Research holds a key to preventing and effectively treating mental disorders, including ADHD, depression, schizophrenia, and substance abuse. Yet even as research holds out promise, mental health researchers face numerous ethical challenges. Responsible for ensuring participants are able and willing to grant consent, researchers must also constantly protect privacy and confidentiality. But for so many situations, the appropriate decisions are not so clear. An individual with cognitive deficits may have difficulty understanding a research study and granting informed consent, but nevertheless wants to participate. Many studies gather private information about medical records or illegal behaviour that could lead to emotional, social, or legal harm if shared, yet state laws and institutional review boards may require researchers to breach confidentiality in specific situations. Moreover, mental health consumers and other vulnerable research participants are frequently familiar with historical cases of abuse of human subjects, and may be mistrustful of researchers or fear exploitation.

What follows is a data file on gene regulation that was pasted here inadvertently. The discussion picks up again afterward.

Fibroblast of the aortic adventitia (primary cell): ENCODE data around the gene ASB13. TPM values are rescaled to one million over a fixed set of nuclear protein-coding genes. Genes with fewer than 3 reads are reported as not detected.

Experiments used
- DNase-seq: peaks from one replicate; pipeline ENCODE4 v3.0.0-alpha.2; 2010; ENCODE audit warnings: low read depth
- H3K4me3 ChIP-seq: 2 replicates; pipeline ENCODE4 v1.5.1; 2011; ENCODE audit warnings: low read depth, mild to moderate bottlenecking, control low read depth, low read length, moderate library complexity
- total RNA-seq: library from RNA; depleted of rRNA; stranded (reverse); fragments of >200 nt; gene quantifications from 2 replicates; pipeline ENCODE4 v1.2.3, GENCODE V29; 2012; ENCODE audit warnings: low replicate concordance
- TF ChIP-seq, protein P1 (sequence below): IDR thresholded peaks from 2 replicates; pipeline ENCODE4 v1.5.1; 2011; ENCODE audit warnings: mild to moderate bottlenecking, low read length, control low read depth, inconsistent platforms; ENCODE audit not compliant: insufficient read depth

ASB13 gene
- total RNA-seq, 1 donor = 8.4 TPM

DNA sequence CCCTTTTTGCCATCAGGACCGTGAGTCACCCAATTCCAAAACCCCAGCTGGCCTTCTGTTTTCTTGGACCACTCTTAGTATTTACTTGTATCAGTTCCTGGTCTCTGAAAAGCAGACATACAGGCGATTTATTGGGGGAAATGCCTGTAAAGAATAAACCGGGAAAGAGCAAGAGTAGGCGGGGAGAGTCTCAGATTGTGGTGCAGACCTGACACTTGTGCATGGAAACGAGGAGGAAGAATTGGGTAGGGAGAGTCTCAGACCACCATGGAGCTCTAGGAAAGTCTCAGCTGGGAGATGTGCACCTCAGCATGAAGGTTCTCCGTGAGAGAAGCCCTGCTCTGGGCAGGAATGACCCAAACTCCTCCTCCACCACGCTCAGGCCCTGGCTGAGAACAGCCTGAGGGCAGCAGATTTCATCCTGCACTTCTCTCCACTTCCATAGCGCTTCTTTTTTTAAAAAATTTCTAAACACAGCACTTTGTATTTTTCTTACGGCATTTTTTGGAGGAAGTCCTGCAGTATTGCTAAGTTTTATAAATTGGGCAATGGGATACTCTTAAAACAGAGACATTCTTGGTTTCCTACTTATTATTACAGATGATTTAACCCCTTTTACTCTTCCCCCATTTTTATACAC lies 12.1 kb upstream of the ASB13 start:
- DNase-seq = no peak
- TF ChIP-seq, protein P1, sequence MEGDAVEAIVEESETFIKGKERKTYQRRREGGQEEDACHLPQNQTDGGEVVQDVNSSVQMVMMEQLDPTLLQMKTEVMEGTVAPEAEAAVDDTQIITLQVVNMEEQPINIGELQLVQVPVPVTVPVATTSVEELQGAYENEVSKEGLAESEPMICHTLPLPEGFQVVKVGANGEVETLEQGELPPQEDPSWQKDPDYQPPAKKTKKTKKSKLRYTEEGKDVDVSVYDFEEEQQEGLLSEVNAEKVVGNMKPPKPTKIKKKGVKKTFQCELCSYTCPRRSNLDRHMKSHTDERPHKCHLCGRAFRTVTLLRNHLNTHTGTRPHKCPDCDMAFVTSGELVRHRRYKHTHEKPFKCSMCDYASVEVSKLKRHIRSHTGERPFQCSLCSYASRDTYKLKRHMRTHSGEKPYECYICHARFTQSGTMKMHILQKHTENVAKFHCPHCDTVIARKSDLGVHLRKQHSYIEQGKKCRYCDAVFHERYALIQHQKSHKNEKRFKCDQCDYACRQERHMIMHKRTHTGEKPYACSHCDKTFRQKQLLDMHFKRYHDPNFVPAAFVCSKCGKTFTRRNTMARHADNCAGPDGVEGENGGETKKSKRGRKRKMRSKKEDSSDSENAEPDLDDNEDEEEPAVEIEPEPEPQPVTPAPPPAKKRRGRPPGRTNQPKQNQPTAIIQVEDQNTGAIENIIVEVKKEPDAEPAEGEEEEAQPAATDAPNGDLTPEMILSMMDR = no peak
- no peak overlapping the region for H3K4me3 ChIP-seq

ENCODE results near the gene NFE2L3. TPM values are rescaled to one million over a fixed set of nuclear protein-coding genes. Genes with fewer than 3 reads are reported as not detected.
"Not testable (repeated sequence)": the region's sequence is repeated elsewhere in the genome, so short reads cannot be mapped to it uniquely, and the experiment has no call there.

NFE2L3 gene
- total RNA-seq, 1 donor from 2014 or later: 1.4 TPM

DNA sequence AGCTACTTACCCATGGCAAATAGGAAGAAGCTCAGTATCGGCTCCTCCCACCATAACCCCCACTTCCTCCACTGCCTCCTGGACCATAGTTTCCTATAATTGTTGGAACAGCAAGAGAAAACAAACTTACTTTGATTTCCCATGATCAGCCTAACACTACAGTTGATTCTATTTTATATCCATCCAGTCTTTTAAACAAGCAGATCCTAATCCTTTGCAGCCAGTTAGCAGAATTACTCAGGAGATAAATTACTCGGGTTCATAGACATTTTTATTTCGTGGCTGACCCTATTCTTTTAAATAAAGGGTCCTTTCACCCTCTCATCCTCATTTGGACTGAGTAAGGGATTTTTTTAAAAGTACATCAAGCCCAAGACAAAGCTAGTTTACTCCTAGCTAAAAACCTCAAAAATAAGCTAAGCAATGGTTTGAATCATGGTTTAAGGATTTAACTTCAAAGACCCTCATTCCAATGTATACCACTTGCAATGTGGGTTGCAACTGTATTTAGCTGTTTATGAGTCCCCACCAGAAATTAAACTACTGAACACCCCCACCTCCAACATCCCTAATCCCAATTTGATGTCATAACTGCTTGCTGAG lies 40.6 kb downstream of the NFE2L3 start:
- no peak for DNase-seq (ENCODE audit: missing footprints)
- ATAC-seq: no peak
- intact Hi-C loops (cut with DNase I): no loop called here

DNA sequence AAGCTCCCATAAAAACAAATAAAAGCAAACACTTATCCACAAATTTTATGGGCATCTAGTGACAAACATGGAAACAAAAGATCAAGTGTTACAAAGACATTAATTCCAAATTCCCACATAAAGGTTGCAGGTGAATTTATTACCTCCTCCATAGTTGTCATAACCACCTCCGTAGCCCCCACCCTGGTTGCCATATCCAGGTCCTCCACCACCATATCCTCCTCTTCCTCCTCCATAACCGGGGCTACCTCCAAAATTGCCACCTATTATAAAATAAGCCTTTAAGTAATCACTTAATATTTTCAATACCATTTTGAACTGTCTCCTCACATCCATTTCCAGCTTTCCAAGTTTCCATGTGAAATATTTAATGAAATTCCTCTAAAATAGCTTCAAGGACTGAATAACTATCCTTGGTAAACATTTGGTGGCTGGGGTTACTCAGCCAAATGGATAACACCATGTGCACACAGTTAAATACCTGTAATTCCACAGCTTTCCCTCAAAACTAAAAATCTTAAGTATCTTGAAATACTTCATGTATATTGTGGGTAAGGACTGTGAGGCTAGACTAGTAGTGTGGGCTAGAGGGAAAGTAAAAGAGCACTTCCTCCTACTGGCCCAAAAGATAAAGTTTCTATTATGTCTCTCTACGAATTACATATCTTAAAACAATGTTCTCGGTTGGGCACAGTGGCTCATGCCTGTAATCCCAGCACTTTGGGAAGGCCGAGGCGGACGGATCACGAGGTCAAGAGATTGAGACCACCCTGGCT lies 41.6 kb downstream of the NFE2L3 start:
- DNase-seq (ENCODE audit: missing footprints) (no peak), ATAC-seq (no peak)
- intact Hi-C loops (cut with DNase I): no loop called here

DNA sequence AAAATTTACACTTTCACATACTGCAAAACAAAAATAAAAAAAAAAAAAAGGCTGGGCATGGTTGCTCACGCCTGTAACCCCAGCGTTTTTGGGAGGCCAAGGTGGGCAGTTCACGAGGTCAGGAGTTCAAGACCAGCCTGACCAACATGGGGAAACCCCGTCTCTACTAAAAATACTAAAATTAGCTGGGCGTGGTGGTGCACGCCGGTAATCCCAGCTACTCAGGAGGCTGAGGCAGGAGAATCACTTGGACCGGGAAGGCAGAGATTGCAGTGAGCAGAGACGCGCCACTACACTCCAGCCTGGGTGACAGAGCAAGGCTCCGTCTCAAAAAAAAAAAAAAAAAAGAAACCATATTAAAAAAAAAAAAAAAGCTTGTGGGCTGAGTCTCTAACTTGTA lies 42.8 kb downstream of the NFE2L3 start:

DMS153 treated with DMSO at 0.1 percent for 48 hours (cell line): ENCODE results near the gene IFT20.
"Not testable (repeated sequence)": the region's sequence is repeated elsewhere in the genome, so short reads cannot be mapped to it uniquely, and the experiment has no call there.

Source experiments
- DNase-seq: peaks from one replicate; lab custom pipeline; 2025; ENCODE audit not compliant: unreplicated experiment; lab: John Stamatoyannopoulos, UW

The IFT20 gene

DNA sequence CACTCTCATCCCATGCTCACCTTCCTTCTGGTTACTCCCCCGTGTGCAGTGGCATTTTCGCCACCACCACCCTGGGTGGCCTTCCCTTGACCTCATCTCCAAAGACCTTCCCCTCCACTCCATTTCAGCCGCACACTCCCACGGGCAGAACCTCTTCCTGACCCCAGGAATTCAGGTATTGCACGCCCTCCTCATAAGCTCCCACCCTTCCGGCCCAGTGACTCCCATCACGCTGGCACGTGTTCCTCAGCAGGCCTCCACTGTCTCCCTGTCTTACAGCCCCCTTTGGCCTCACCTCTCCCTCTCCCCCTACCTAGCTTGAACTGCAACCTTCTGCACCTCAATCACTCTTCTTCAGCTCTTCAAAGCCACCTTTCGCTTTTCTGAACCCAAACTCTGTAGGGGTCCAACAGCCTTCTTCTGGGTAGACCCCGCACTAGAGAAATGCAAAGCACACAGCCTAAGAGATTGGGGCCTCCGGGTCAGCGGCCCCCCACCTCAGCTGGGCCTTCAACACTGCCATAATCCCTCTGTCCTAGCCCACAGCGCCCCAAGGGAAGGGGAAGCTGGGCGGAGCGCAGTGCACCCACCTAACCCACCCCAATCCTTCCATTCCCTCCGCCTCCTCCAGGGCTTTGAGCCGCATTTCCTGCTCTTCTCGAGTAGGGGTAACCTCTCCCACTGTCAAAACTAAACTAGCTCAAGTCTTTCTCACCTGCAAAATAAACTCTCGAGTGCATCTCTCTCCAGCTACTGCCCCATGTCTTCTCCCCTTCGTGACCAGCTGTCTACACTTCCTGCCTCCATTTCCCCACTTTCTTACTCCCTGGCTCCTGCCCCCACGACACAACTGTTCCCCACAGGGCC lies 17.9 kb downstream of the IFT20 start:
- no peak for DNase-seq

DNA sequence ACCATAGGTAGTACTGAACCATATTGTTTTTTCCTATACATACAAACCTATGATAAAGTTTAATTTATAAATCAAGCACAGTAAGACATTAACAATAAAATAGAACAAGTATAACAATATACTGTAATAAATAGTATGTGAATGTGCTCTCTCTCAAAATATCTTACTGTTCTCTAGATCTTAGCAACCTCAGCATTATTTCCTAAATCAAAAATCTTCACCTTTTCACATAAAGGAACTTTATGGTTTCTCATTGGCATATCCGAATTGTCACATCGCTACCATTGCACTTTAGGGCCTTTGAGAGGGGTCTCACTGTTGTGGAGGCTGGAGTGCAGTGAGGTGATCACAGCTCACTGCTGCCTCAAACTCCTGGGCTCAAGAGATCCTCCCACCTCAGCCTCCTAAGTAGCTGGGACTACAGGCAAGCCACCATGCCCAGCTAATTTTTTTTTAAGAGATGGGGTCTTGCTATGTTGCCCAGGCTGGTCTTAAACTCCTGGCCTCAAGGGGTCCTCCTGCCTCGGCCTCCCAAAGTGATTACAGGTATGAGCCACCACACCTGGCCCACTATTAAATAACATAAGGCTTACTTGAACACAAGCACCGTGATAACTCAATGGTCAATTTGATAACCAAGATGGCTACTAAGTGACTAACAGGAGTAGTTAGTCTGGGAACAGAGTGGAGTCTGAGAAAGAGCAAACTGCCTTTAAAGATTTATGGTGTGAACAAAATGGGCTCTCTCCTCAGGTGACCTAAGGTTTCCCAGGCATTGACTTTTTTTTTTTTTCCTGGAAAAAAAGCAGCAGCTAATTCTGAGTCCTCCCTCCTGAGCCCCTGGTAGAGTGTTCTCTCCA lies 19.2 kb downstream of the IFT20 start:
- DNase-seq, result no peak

At the same time, researchers are often frustrated when they feel that advocates or institutional review boards erect barriers to research, even while failing to enhance the ethical treatment of participants. Ethical research is rarely simply about avoiding bad activities, and more frequently about how to pursue good research when multiple values and commitments conflict. Ethics in Mental Health Research explores how ethical issues arise in mental health research, and offers guidance to researchers who seek to comply with regulations while conducting research that is at once ethical and scientifically credible. Case studies used throughout illustrate a variety of situations and effective problem-solving strategies. This book is essential reading for mental health researchers, IRB members, and research advocates.